This post is sponsored by Galileo Camps but the content and opinions expressed here are my own.
The kids are just back to school, after a week off for spring break, and I’m already thinking about summer. Each year I try to pick one or two experiences that I think will benefit my kids and let them try something they might not normally gravitate to. Last year, my sports loving kiddo took a short break from running around in his cleats to participate in a coding summer camp where he discovered how exciting STEAM activities could be.
This year, I’ve already looked at a number of camps that look promising and I’m loving the Galileo Camps‘ model. Drawing from the innovation process inspired by the Stanford d. School, Galileo’s curriculum packs serious substance and sparks kids’ imaginations from pre-K through 8th grade. Their goal is to develop innovators who envision and create a better world and they do this by teaching campers a framework called the Galileo Innovation Approach or the GIA. With this framework, campers learn the steps needed to bring their ideas to life.
The camps shape a new generation of innovators by teaching kids to explore, make mistakes (and learn from them!), and create without fear. I think that “making mistakes” part is so important, especially in this day and age of social media where everyone else seems perfect and kids are afraid to fail for the whole world to see. Kids need to know that it’s okay to take (safe) risks and that it is not only fine, but vital, that they fail because that is how they will learn. The folks at Galileo believe that kids who learn to explore and fail with courage—the essence of innovation—are happier, more creative and more confident when faced with life’s challenges.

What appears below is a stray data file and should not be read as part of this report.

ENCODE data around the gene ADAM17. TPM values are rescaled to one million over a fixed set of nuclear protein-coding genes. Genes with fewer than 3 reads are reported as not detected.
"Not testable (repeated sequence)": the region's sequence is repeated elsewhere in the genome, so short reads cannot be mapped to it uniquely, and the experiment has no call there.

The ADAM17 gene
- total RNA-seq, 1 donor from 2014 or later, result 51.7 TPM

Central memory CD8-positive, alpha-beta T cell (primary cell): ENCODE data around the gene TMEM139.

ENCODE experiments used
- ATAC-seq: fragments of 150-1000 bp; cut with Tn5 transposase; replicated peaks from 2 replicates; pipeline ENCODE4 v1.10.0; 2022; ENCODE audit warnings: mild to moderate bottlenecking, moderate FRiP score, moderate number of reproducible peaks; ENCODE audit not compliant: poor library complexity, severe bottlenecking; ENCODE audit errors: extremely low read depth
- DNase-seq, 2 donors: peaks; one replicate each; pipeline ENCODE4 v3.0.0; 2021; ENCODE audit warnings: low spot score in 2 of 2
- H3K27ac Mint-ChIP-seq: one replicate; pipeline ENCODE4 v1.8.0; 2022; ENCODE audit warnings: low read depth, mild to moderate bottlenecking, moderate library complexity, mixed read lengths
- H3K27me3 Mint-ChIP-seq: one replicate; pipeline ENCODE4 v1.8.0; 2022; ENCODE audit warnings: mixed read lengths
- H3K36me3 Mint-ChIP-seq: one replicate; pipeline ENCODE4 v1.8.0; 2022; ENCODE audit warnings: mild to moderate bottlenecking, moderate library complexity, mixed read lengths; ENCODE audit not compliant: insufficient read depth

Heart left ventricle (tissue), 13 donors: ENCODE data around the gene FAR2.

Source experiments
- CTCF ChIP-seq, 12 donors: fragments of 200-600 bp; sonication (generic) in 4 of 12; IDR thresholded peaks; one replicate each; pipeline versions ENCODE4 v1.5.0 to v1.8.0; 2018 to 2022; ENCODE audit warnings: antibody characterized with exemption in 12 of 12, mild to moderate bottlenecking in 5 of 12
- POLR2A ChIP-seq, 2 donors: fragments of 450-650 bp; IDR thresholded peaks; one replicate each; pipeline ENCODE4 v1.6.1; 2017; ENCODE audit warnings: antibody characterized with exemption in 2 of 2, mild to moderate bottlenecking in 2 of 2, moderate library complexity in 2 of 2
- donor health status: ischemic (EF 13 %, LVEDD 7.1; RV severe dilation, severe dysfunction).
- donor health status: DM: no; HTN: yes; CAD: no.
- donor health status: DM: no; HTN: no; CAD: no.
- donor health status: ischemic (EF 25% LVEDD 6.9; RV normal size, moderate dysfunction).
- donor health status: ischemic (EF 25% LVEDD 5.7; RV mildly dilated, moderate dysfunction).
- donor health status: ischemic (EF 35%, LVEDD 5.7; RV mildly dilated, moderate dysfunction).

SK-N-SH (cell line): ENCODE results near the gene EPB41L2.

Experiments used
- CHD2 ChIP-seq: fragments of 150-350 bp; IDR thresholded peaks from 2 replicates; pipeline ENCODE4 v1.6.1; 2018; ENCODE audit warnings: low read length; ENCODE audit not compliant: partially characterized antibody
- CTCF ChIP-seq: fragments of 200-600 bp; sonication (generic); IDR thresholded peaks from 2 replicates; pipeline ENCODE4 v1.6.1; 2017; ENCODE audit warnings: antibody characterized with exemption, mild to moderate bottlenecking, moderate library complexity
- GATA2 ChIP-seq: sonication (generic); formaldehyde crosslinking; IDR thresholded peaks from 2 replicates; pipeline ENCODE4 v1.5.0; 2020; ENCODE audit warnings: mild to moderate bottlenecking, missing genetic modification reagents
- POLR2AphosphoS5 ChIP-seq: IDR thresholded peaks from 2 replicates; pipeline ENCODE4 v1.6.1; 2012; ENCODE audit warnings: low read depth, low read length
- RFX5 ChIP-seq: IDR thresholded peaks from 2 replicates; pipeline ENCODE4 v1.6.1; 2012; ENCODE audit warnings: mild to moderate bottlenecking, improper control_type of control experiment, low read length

To show my boys what Galileo camp life would be like we did some group activities from the Zoom, Fly, Bolt, Blast Steam Handbook that was written by Galileo curriculum developer Lance Akiyama (who also authored Rubber Band Engineer and Duct Tape Engineer which we have) and was made in cooperation with Galileo Learning. This book gives parents and kids ages 6 to 10 a selection of 18 engaging projects to build together. And when they’re finished, they’ll have personalized creations that fly, race, and blast off!
We were limited on what we could make since we don’t have a lot of materials on hand (which will change soon with a DIY kit I’m putting together!) so we chose a couple projects with simple material lists. We made a “grabber” and a lung lift (because who doesn’t want to say they are able to lift a chair by just breathing?!) It was nice to see the kids step away from their video games to create something together. I loved how they worked together, determined to meet a shared goal, and took turns trying each other’s ideas and building off of each other’s failed attempts until they succeeded. Check out the lung lift they made in action!
If you are looking for an innovative summer camp you’ll want to check out fun & enriching Galileo Camps. If you live in the Bay Area, Southern Cali, or Chicagoland, learn more about Galileo, find a location near you, and register your children to experience the fun for themselves this summer by going here. Save $30 on your camp purchase with code SUMMER30. (Discount valid at any Camp Galileo or Galileo Summer Quest location for the 2019 season, where space is available. Combinable only with Multi Session and Refer A Friend discounts.)